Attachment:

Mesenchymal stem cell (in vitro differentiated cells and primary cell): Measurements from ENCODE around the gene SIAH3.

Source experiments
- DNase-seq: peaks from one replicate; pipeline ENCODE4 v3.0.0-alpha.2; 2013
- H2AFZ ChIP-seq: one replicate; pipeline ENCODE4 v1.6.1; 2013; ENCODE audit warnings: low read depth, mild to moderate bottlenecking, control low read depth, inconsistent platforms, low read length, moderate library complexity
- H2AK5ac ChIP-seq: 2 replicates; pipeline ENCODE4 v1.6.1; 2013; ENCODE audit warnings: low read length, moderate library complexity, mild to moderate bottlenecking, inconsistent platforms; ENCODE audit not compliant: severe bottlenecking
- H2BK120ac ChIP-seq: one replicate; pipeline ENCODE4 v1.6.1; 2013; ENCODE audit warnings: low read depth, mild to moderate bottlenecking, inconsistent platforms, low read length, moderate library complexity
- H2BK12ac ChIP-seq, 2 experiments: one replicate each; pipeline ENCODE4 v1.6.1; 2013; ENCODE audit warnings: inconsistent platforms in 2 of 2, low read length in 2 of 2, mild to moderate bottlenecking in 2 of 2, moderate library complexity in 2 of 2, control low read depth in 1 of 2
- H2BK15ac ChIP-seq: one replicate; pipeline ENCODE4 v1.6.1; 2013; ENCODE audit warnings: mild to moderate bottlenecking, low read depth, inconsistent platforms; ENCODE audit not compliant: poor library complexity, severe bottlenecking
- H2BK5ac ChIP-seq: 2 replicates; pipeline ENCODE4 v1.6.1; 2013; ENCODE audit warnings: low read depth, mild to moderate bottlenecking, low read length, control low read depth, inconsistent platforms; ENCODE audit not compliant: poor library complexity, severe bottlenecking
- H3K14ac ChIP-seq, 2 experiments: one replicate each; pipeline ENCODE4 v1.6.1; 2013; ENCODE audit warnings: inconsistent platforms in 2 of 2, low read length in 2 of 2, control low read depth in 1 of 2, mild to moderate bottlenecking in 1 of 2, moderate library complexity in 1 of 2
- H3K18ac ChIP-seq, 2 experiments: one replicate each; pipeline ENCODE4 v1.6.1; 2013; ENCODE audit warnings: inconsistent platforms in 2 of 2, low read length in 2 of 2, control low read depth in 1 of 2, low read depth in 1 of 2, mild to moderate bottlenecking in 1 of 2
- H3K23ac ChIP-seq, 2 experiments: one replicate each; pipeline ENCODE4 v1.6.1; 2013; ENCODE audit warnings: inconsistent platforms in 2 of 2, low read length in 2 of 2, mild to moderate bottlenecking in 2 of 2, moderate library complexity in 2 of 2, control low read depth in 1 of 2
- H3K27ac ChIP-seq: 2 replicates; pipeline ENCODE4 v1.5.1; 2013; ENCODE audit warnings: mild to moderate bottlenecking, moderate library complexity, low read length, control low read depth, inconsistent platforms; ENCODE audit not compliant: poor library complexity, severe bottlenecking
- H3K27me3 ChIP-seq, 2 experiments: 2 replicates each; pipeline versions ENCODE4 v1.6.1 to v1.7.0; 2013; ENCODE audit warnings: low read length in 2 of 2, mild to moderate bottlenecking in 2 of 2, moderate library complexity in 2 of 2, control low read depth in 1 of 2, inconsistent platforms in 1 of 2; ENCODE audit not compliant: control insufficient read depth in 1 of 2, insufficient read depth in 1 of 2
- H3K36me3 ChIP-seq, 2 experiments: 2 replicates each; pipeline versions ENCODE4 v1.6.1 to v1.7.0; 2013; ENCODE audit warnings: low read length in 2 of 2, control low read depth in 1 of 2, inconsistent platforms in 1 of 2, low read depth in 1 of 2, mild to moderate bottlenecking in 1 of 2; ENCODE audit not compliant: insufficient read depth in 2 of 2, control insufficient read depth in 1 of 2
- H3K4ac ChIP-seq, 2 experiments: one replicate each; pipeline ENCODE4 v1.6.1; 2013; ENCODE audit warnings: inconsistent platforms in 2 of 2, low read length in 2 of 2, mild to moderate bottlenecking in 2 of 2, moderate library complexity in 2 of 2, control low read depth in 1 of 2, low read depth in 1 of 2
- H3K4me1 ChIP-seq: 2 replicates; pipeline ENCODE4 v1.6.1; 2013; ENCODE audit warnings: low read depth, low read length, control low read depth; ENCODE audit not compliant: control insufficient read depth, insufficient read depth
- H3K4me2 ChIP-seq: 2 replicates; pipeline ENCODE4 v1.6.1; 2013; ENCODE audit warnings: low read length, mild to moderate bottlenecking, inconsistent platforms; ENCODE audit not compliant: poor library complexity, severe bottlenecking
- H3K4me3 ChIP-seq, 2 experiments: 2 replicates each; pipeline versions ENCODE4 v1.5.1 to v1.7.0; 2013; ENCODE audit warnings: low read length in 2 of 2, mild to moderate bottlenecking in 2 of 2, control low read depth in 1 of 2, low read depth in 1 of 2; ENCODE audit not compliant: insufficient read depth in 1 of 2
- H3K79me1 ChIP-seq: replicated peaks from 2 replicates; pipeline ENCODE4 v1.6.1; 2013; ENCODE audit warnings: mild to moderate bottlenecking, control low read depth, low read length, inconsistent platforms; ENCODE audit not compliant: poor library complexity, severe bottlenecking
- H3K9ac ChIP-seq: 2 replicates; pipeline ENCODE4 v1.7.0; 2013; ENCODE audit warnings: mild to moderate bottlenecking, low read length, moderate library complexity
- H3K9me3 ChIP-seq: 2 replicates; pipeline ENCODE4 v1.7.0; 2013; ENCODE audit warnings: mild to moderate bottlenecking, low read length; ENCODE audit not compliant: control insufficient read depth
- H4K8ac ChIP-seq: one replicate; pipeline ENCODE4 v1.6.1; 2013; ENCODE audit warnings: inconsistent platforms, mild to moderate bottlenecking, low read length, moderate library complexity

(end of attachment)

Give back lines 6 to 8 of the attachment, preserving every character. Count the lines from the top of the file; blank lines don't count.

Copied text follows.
- H2BK120ac ChIP-seq: one replicate; pipeline ENCODE4 v1.6.1; 2013; ENCODE audit warnings: low read depth, mild to moderate bottlenecking, inconsistent platforms, low read length, moderate library complexity
- H2BK12ac ChIP-seq, 2 experiments: one replicate each; pipeline ENCODE4 v1.6.1; 2013; ENCODE audit warnings: inconsistent platforms in 2 of 2, low read length in 2 of 2, mild to moderate bottlenecking in 2 of 2, moderate library complexity in 2 of 2, control low read depth in 1 of 2
- H2BK15ac ChIP-seq: one replicate; pipeline ENCODE4 v1.6.1; 2013; ENCODE audit warnings: mild to moderate bottlenecking, low read depth, inconsistent platforms; ENCODE audit not compliant: poor library complexity, severe bottlenecking